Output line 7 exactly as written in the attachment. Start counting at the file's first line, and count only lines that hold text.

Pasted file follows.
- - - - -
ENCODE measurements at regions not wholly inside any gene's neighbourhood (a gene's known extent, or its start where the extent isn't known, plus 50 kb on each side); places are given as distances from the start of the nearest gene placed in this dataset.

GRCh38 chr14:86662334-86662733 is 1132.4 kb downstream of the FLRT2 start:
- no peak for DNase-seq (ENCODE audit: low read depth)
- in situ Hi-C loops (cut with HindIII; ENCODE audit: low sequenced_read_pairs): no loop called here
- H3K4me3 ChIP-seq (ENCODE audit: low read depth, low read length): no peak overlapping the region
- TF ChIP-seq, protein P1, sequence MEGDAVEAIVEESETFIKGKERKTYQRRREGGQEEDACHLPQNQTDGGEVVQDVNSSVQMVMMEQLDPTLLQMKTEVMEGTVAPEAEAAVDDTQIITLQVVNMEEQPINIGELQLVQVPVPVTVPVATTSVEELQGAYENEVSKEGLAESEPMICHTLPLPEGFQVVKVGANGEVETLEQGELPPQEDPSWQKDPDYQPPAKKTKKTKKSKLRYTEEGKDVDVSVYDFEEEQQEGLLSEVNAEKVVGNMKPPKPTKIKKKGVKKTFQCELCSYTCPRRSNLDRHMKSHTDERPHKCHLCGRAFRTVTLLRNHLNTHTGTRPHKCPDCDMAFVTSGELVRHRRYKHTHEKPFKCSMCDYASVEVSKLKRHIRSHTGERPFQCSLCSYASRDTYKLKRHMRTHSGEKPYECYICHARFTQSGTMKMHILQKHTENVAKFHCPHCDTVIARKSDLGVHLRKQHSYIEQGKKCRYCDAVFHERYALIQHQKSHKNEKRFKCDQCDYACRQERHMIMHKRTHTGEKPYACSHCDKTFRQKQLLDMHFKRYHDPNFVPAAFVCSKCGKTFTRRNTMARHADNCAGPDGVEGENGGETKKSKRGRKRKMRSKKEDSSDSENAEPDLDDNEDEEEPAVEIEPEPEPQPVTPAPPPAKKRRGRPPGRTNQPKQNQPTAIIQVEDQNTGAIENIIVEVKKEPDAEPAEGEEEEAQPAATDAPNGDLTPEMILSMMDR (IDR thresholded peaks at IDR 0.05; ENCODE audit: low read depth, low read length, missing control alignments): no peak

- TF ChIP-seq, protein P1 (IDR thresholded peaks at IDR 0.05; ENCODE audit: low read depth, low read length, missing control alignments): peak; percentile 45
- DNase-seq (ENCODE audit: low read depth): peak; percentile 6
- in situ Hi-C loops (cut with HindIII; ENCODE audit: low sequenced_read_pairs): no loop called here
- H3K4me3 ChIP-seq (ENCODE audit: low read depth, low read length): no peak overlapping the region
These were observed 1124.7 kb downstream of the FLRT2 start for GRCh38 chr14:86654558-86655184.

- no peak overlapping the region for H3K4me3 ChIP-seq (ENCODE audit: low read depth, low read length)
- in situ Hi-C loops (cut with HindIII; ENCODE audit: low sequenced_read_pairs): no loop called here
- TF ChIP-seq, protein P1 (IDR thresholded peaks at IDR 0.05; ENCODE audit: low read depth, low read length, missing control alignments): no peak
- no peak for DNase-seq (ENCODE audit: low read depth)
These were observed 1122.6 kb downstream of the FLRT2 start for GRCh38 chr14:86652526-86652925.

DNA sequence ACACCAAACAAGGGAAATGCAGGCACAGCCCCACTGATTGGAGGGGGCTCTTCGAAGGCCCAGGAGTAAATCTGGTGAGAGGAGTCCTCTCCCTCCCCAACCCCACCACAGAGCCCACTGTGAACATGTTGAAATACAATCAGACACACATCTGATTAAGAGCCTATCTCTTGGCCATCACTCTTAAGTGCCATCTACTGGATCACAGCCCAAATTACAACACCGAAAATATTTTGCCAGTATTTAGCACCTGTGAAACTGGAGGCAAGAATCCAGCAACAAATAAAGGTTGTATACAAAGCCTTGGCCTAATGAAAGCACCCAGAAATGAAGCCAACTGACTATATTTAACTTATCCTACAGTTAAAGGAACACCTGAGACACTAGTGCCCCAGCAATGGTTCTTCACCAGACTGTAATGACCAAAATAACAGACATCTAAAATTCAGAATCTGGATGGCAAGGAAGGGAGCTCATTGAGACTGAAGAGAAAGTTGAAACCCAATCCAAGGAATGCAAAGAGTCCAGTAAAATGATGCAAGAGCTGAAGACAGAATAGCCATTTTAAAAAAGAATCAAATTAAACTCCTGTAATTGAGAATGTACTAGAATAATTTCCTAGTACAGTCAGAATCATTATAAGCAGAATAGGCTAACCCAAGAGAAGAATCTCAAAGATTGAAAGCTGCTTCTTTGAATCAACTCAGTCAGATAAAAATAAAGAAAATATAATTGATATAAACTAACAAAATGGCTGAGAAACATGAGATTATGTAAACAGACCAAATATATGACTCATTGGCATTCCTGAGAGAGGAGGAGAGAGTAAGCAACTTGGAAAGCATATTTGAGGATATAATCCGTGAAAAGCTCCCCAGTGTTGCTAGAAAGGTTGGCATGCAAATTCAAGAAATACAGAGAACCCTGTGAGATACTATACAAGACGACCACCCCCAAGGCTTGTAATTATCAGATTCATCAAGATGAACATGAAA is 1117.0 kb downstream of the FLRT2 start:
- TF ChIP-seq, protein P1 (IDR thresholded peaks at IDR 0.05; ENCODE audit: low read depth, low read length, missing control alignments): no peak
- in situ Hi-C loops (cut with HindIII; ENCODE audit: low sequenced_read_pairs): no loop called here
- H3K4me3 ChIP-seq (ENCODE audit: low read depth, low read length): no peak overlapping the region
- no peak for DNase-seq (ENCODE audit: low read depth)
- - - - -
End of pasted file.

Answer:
- TF ChIP-seq, protein P1 (IDR thresholded peaks at IDR 0.05; ENCODE audit: low read depth, low read length, missing control alignments): peak; percentile 45